An intact metal frame is essential for safety as you cruise around in your motorcycle. This is why broken components of the frame need to be welded back without further delay.
If you choose to do this on your own, you'll need to protect your eyes from the potentially damaging effects of exposure to the weld arc. Remember the two facts discussed below as you plan the DIY welding activity.
Your Motorcycle Helmet Is Not A Suitable Substitute
You probably chose not to hire a professional welder in order to cut down on expenditure. However, using your motorcycle helmet instead of renting out a welding helmet is a cost-cutting strategy that you should not consider.
Welding helmets are made with a special feature referred to as an auto-darkening filter. This feature is incorporated into the glass/lens portion of the helmet. The filter is made up of light sensors that are activated by the glaring light generated by the welding arc. Once activated, the lens of the helmet automatically begins to have a darker shade. In some helmets, the shade gets darker as the intensity of light from the arc increases.
The standard motorcycle helmet is not designed with an auto-darkening filter. As such, your helmet won't do much to protect your eyes from the glare of the welding arc.
A Variable Shade Helmet Might Be Worth The Extra Cost
Auto-darkening welding helmets are of two main types, depending on the type of shade provided by their filters. The filters used in a fixed shade helmet will provide a constant dark shade regardless of the intensity of light given off from the welding arc. Those used in a variable shade helmet will increase the darkness of the shade as the intensity of light increases, as alluded to above.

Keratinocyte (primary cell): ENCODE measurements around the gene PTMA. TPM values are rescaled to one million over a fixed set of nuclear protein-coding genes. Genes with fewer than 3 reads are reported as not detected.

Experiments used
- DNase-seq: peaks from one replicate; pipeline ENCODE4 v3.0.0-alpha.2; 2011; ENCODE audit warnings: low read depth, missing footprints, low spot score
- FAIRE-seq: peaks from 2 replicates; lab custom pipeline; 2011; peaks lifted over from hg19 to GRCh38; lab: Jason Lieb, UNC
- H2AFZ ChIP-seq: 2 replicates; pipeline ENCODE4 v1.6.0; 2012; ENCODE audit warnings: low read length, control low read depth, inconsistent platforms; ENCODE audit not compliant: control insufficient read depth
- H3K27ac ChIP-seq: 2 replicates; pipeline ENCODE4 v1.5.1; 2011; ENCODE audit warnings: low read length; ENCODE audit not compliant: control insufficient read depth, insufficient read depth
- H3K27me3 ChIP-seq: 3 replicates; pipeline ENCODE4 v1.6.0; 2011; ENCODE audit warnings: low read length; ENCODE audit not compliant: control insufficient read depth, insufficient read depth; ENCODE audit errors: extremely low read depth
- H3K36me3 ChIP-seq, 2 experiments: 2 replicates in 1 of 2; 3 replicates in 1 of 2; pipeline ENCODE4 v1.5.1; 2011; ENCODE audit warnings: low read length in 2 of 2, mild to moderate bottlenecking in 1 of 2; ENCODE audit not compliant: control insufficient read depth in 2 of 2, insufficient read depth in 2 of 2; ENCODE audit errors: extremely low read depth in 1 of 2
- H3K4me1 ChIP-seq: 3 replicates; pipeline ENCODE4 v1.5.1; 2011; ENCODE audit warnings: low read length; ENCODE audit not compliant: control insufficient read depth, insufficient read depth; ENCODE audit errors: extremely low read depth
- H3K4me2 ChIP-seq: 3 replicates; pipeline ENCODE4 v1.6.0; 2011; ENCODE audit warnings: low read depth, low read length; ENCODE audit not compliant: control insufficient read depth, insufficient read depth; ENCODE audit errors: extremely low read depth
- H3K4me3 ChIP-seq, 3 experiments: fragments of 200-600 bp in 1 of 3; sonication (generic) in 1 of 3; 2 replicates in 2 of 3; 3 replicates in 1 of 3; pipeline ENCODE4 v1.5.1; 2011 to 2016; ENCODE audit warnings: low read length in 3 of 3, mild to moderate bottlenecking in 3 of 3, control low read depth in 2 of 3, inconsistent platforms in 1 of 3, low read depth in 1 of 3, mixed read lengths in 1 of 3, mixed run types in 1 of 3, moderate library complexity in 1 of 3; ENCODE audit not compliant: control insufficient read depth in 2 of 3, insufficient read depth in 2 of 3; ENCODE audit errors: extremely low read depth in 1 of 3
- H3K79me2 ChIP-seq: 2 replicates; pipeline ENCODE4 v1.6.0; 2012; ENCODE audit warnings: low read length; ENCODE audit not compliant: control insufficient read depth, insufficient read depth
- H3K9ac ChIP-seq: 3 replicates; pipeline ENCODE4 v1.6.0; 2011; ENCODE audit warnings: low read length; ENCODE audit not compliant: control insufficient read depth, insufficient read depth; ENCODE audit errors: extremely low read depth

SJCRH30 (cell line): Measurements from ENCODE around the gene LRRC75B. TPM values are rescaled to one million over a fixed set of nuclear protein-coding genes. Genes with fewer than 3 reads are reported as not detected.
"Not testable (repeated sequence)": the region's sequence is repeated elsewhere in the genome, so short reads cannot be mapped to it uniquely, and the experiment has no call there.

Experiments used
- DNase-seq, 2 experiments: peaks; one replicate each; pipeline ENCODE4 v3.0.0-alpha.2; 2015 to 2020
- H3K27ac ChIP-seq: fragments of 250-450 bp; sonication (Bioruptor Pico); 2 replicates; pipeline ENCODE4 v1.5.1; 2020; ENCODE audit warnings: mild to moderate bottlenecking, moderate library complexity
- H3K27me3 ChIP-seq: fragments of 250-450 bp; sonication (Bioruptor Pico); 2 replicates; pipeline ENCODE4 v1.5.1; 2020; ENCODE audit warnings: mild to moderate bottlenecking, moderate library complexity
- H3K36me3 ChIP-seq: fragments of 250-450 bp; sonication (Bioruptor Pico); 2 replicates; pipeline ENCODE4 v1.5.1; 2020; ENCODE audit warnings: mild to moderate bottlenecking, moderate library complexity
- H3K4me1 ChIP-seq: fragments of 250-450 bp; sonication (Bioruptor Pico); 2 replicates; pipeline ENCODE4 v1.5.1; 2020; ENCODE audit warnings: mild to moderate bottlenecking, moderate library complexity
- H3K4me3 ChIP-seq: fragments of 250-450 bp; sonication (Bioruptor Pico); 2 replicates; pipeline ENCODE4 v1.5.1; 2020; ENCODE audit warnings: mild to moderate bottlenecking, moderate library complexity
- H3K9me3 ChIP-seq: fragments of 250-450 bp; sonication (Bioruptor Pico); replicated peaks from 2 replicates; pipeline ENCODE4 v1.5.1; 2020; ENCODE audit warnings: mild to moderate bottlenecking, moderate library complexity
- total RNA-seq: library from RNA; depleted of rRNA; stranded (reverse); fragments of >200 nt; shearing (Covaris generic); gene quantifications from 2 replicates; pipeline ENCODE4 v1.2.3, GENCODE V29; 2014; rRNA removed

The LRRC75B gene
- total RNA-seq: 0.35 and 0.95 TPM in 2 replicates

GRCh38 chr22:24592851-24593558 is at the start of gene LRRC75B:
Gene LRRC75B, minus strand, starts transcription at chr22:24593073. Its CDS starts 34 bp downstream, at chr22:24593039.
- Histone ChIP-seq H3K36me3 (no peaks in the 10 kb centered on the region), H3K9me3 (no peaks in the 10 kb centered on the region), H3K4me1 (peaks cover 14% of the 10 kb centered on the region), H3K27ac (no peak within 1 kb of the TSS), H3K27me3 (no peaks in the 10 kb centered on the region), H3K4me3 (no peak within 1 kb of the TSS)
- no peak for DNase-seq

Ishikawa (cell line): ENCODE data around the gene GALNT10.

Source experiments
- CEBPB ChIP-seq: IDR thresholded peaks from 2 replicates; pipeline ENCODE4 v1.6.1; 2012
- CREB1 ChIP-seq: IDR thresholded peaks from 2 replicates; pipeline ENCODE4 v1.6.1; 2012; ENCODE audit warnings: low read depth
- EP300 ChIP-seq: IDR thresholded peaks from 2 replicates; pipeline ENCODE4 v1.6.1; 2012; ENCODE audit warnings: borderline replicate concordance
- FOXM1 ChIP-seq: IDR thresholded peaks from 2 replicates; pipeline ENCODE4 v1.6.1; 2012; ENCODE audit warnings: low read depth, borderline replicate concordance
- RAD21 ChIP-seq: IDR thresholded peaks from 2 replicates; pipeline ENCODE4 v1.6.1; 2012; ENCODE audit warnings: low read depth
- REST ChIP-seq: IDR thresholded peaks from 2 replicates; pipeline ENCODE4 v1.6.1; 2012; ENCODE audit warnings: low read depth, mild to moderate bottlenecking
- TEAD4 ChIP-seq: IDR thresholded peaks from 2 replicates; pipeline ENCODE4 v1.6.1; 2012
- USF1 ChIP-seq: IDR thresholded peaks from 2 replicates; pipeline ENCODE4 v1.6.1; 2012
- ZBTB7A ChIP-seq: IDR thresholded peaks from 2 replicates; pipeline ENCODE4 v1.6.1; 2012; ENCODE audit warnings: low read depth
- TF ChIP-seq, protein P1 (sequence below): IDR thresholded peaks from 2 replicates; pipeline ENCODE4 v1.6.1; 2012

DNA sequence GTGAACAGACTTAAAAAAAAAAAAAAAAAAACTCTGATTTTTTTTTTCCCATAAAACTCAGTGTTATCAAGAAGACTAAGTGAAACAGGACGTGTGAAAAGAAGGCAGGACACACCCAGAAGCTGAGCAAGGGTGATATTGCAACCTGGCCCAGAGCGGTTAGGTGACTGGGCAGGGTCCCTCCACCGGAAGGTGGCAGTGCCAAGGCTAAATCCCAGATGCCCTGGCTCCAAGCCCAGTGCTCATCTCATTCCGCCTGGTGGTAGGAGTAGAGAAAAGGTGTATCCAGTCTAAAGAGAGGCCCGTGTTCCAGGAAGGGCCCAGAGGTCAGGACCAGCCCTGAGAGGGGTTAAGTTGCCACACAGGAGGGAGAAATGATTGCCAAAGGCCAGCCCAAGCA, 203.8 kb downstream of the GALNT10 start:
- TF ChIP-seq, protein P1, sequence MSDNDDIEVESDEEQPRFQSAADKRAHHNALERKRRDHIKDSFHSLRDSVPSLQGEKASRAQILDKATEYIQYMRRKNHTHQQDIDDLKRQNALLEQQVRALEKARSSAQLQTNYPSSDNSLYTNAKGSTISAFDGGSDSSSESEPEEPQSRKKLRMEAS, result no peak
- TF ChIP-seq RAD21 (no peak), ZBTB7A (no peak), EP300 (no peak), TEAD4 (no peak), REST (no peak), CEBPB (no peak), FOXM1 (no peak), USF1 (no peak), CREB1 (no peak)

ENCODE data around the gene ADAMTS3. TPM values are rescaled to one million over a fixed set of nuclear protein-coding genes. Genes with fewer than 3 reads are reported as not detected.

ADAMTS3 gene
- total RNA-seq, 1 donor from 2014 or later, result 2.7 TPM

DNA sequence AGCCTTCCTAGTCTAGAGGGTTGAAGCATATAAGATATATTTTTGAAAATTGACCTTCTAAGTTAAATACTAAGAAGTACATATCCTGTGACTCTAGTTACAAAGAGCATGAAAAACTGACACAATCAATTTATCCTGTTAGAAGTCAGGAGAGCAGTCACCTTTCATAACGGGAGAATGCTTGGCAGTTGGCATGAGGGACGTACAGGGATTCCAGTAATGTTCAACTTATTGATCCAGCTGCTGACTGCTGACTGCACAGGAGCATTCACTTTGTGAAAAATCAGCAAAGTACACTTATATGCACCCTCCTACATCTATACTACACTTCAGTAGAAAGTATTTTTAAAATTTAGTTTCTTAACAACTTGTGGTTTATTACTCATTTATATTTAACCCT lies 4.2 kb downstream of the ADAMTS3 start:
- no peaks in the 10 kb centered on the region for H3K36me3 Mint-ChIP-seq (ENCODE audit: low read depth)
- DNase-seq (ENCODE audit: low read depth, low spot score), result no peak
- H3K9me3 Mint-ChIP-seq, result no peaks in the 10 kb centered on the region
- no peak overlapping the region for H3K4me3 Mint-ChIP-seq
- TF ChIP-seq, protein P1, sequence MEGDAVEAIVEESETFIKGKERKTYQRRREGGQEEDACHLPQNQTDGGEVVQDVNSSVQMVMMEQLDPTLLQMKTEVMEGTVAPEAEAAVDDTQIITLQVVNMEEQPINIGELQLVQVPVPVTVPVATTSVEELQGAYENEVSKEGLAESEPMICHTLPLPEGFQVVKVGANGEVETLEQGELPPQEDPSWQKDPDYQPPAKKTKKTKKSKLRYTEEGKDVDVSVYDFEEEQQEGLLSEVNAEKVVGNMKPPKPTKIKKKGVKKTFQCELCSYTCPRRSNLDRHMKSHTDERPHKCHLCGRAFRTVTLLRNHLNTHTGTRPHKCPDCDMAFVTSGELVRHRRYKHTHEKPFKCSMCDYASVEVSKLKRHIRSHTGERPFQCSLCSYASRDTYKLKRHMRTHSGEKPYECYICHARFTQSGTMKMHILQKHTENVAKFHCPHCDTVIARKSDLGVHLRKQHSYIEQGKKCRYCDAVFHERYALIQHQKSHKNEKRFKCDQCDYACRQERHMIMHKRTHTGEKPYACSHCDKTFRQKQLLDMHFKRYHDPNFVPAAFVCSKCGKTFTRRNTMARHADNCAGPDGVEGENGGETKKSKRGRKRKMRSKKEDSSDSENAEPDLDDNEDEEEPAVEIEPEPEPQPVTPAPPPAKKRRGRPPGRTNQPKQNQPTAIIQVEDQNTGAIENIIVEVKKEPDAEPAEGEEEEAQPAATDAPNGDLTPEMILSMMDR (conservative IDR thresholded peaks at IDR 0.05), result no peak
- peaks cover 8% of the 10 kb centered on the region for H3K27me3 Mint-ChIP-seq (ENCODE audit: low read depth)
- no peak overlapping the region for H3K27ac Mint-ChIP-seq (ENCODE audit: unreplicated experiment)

It's likely that the cost of leasing a variable shade helmet will be lower than the cost of hiring one that comes with a fixed shade. The extra cost of a variable shade welding helmet is justified if you plan on using different welding techniques during the repair activity or if the broken pieces of the frame that need to be welded back are of not of the same thickness.
In both case, you're likely to use electricity at different amperes during the welding process. This translates to different levels of light intensity from the welding arc.
A fixed shade helmet might be cheaper, but it won't offer adequate protection when the intensity of light from the arc is too high for the specific dark shade that the helmet provides.